Americans' effort to pay down their debts unexpectedly resumed in February, as total consumer debt declined 5.6% or by $11.5 billion, after rising in January for the first time in a year, the U.S. Federal Reserve announced Wednesday.
Economists surveyed by Bloomberg News had forecast the level of outstanding consumer credit would remain unchanged in February after rising by a revised $10.6 billion in January, up from the previously-released figure of $5 billion. Consumer credit fell by $1.8 billion in December.
In the past 12 months, total consumer debt has fallen 4% to $2.448 trillion from $2.550 trillion in February 2009.
In February, revolving debt, which includes most credit cards, fell at a 13.1% annual rate or by $9.4 billion to $858.1 billion; revolving debt totaled $943.6 billion in February 2009. Meanwhile, non-revolving debt, which includes auto loans and personal loans, decreased at a 1.6% annual rate or by $2.1 billion to $1.589 trillion; non-revolving debt totaled $1.607 trillion in February 2009.
A Long-Term Positive, But A Short-Term Negative
A perfect storm of factors coalesced during the 2007-2009 recession, resulting in steadily declining consumer credit balances. Stagnant incomes in many sectors, the loss of more than 8.5 million jobs from the workforce, reduced credit lines, and higher interests rates being charged by banks and card issues all have prompted Americans to reduce their credit balances over the past year.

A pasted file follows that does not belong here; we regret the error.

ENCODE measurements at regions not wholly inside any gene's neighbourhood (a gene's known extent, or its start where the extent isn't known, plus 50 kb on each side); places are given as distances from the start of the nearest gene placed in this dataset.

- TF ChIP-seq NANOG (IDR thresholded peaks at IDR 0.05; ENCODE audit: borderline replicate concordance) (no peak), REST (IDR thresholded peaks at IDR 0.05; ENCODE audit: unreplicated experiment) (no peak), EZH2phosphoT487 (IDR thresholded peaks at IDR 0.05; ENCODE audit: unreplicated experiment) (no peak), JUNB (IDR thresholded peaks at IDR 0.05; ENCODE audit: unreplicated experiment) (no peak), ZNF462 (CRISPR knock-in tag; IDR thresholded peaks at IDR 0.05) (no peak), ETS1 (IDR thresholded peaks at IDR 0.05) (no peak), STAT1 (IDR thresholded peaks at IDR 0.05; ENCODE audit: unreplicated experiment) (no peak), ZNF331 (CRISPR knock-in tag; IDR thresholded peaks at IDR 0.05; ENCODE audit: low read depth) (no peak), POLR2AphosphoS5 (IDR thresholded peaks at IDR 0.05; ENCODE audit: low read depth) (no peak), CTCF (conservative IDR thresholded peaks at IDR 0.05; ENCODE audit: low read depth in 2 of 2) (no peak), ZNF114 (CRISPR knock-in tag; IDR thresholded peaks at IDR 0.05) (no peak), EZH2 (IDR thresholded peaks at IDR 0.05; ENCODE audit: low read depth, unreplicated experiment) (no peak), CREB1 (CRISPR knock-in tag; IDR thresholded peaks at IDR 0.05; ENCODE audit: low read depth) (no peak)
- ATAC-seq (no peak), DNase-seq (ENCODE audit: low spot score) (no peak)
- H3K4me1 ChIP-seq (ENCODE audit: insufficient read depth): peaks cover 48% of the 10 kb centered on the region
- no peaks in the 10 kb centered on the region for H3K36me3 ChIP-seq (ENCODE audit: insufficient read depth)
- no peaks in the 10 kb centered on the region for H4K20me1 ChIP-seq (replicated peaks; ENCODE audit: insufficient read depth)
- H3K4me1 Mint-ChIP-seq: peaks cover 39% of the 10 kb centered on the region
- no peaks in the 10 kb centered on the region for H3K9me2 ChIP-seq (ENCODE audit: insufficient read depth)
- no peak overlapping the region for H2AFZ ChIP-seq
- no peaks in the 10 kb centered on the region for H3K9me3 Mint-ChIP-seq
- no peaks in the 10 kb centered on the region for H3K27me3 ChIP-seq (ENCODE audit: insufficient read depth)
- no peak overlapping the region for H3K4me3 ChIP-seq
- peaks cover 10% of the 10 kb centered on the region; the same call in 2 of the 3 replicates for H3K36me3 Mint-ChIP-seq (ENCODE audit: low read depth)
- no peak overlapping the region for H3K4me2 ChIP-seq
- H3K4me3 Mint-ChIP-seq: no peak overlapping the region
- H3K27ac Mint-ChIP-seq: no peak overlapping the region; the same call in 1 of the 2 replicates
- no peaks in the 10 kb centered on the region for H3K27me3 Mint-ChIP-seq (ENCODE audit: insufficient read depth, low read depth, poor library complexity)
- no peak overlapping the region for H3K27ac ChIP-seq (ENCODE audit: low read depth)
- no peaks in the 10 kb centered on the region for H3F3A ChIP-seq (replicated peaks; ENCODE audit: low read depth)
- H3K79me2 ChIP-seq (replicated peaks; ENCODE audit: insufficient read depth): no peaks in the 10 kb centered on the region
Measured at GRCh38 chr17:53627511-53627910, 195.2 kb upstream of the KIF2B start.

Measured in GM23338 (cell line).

Most economists view the declining balances as a positive development, long-term, as Americans over-consumed in the last decade, resulting in high and in many cases unsustainable credit card balances. Short-term, however, the great credit card pay-down will lower U.S. GDP growth, as it will constrain consumer spending, which accounts for the bulk of U.S. GDP.
How should investors interpret the February data? It's a mixed bag. On the one hand, there was a large upward revision in January's total consumer debt, to $10.6 billion -- something that one would typically see as an economic expansion takes hold. On the other hand, the unexpected $11.5 billion reduction in total consumer debt February suggests that anyone who says the American consumer is returning to the malls with a shop-'til-you-drop outlook, is premature.
The bottom line: We'll need several more months of the data before one can form an accurate and meaningful conclusion regarding Americans' attitude toward and use of credit in 2010. As of February, the data is inconclusive.
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